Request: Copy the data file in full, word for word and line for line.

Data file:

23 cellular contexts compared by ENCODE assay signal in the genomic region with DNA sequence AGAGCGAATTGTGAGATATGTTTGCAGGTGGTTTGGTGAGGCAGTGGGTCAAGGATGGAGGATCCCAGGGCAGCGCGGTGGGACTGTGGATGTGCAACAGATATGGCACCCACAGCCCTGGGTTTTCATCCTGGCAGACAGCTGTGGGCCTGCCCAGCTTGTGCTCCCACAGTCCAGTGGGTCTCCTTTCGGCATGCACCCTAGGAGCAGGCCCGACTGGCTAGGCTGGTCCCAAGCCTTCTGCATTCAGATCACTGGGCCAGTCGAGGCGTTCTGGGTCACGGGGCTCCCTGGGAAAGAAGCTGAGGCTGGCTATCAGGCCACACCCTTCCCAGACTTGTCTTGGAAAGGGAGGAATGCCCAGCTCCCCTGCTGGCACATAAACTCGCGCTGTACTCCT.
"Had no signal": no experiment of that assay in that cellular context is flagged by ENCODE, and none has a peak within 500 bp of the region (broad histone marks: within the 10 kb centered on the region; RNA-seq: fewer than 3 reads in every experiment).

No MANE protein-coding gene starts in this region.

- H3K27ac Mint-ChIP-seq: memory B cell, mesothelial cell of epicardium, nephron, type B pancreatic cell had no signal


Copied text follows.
23 cellular contexts compared by ENCODE assay signal in the genomic region with DNA sequence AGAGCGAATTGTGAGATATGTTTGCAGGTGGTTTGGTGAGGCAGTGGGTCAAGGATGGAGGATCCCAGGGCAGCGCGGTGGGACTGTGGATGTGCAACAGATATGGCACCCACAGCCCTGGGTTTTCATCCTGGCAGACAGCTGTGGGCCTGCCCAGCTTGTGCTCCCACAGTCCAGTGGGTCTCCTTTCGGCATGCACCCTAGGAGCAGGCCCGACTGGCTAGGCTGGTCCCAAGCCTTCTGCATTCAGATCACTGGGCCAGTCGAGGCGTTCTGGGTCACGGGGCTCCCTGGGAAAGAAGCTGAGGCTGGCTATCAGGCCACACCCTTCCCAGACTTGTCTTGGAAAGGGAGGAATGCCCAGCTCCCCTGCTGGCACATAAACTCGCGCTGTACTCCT.
"Had no signal": no experiment of that assay in that cellular context is flagged by ENCODE, and none has a peak within 500 bp of the region (broad histone marks: within the 10 kb centered on the region; RNA-seq: fewer than 3 reads in every experiment).

No MANE protein-coding gene starts in this region.

- H3K27ac Mint-ChIP-seq: memory B cell, mesothelial cell of epicardium, nephron, type B pancreatic cell had no signal